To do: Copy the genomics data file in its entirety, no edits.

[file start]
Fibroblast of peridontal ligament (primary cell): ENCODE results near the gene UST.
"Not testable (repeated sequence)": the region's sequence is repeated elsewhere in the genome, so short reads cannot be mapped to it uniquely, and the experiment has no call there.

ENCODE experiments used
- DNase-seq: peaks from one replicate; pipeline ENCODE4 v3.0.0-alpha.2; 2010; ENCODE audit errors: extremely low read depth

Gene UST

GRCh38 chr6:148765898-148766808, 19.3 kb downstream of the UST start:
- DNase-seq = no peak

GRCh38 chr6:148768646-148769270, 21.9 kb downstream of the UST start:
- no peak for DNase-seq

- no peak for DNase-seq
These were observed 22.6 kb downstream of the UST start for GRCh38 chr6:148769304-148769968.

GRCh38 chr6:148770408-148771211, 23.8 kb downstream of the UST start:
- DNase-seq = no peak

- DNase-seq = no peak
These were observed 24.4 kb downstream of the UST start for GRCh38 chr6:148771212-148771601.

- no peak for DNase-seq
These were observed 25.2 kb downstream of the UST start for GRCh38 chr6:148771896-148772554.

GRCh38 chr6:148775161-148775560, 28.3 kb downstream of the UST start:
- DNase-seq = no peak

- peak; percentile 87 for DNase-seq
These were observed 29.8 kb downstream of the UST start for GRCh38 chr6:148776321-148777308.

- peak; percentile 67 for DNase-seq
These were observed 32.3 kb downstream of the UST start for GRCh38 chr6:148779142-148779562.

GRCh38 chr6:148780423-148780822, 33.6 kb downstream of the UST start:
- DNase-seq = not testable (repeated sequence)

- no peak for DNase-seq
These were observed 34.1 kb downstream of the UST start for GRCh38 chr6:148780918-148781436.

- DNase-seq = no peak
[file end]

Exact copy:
Fibroblast of peridontal ligament (primary cell): ENCODE results near the gene UST.
"Not testable (repeated sequence)": the region's sequence is repeated elsewhere in the genome, so short reads cannot be mapped to it uniquely, and the experiment has no call there.

ENCODE experiments used
- DNase-seq: peaks from one replicate; pipeline ENCODE4 v3.0.0-alpha.2; 2010; ENCODE audit errors: extremely low read depth

Gene UST

GRCh38 chr6:148765898-148766808, 19.3 kb downstream of the UST start:
- DNase-seq = no peak

GRCh38 chr6:148768646-148769270, 21.9 kb downstream of the UST start:
- no peak for DNase-seq

- no peak for DNase-seq
These were observed 22.6 kb downstream of the UST start for GRCh38 chr6:148769304-148769968.

GRCh38 chr6:148770408-148771211, 23.8 kb downstream of the UST start:
- DNase-seq = no peak

- DNase-seq = no peak
These were observed 24.4 kb downstream of the UST start for GRCh38 chr6:148771212-148771601.

- no peak for DNase-seq
These were observed 25.2 kb downstream of the UST start for GRCh38 chr6:148771896-148772554.

GRCh38 chr6:148775161-148775560, 28.3 kb downstream of the UST start:
- DNase-seq = no peak

- peak; percentile 87 for DNase-seq
These were observed 29.8 kb downstream of the UST start for GRCh38 chr6:148776321-148777308.

- peak; percentile 67 for DNase-seq
These were observed 32.3 kb downstream of the UST start for GRCh38 chr6:148779142-148779562.

GRCh38 chr6:148780423-148780822, 33.6 kb downstream of the UST start:
- DNase-seq = not testable (repeated sequence)

- no peak for DNase-seq
These were observed 34.1 kb downstream of the UST start for GRCh38 chr6:148780918-148781436.

- DNase-seq = no peak